Sell Your Company to Prospective Employees
Companies should view the hiring and selection process as a sales opportunity of sorts. This is how you find the most engaged new employees. In a typical hiring scenario, candidates attempt to sell themselves to a potential employer. But the truth is, it should be the other way around.
Think of the preparation that goes into the sales process: Companies spend thousands if not millions of dollars hiring experts to help crystallize their brands and messages. But people generally don't think of the hiring process in the same way. This needs to change.
Because of the growing popularity of social media — in particular, of work-oriented sites like Glassdoor.com — companies must better sell their employee value proposition (EVP) to leverage their brand potential. In the future, firms will need to steal a page from their marketing departments to sell potential employees on why they should work for them.
That's where having defined your EVP will really come in handy. Your most engaged candidates have choices; armed with your EVP, you can convince them to choose you.
You can even suggest that your HR department create a sales sheet for candidates in order to communicate your EVP (see the figure). Make it pop! Your sales sheet should include the following:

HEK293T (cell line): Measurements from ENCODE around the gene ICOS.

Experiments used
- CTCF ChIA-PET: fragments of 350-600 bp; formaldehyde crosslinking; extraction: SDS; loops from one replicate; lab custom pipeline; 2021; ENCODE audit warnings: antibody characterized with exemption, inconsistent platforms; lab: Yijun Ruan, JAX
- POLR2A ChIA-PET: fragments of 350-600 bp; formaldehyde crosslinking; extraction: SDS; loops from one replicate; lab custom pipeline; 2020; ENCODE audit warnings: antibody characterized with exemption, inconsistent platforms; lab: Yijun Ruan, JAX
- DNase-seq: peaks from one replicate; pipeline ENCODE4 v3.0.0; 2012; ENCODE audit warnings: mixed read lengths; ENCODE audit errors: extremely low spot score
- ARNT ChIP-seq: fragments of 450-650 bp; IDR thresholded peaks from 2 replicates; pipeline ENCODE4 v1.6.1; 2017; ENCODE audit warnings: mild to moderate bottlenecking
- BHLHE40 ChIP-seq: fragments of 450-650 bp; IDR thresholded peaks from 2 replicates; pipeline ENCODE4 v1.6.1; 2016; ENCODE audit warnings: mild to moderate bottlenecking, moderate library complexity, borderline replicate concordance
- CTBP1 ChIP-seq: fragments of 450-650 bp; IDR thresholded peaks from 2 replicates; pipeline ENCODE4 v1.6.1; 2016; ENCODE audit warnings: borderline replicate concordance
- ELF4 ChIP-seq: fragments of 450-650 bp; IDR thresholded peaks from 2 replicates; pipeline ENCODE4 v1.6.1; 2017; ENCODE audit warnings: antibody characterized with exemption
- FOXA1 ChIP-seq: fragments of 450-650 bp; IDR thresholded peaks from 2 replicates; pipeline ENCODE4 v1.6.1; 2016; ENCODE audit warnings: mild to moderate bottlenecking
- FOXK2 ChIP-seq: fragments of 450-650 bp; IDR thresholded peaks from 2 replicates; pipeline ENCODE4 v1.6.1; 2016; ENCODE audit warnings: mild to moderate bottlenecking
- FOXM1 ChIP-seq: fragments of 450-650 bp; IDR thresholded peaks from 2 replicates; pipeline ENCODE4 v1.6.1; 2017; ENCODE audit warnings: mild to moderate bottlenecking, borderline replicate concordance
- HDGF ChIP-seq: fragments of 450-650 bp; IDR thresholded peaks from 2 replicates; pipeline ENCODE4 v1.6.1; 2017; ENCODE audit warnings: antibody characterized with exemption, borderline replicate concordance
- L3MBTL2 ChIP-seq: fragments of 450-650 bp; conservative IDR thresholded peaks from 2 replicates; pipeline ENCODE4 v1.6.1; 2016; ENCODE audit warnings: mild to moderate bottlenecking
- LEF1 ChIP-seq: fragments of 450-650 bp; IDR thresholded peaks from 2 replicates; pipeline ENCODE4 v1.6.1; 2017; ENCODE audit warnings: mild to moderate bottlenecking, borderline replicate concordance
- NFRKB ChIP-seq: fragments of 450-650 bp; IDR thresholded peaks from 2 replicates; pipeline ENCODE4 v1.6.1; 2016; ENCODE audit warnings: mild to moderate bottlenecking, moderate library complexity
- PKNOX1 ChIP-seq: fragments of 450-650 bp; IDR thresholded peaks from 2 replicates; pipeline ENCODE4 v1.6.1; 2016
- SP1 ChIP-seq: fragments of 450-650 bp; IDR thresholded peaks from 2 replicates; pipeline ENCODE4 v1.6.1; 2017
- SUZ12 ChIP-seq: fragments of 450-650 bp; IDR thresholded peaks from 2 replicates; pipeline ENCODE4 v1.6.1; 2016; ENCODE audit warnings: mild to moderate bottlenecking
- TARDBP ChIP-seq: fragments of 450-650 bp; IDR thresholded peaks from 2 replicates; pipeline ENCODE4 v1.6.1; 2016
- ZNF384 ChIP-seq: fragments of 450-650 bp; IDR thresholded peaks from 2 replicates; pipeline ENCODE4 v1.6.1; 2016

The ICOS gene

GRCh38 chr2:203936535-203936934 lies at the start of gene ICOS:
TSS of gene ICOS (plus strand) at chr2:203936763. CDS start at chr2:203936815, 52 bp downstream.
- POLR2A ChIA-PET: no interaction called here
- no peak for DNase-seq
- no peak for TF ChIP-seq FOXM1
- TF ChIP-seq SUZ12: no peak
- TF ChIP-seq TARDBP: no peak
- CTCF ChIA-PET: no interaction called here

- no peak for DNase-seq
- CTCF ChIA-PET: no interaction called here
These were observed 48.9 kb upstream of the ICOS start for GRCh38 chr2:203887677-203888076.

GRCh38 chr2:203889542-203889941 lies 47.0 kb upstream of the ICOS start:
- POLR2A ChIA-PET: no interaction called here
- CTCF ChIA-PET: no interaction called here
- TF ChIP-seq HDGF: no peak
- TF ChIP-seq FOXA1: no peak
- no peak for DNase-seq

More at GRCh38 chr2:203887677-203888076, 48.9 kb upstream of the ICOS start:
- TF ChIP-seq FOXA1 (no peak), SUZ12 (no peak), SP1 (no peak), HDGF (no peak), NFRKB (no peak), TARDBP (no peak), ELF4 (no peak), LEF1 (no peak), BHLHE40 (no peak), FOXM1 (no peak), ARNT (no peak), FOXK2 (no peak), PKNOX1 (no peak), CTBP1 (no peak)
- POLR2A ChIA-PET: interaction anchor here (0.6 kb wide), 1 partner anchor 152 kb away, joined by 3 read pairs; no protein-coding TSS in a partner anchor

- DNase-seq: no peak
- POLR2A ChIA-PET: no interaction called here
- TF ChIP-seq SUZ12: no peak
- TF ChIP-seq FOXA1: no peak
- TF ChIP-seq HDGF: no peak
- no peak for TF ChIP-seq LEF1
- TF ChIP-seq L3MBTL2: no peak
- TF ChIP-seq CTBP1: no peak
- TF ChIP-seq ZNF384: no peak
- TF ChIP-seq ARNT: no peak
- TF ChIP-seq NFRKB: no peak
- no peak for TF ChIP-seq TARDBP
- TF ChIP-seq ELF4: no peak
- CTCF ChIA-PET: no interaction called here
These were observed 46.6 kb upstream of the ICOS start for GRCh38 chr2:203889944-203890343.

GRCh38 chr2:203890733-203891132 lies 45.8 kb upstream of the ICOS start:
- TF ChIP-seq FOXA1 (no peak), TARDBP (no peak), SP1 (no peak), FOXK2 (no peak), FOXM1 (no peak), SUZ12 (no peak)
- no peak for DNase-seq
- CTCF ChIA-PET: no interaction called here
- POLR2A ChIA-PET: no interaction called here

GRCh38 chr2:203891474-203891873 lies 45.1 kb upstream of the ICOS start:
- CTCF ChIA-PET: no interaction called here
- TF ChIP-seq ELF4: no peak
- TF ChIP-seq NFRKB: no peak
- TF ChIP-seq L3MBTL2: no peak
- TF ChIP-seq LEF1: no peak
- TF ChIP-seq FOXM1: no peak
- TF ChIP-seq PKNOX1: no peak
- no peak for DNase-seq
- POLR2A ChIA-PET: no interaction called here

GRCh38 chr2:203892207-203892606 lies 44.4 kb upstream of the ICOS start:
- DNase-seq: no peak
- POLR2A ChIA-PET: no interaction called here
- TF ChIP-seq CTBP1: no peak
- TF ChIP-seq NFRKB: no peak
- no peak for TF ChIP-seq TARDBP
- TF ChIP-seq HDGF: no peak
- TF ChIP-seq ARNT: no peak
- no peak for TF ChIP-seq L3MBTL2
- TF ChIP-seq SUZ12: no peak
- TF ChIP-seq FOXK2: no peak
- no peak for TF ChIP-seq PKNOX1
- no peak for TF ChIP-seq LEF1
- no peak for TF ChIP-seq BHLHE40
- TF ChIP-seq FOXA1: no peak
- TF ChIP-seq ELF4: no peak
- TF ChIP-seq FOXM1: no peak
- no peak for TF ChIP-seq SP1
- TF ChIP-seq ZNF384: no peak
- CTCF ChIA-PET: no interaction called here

What you do: Describe what you do, share your company's history, and provide an overview of your company — for example, its sales, financials, and clients. Also, list any relevant rankings (for example, We're the second largest engineering firm in the U.S., according to Engineering News Record), highlight unique selling features of your product or service, and discuss your brand.
Your purpose: State your values (that is, your guiding principles) and your core purpose, or reason for existing.
Who you are: Talk about why you're unique. For example, maybe you've earned Miami's Best Employer awards for six years running. Maybe you were honored by Women's Magazine as Top Employer of Minorities.
Or maybe you have expertise in 16 different technical and management disciplines. You can also discuss the size of your organization, your operating principles, your employee retention rate, and the results of your latest employee engagement survey.
Don't sell something you can't deliver. In other words, your sales sheet shouldn't make exaggerated claims about your firm. There's no better way to turn an exciting prospect into an embittered, resentful employee than to overpromise and underdeliver!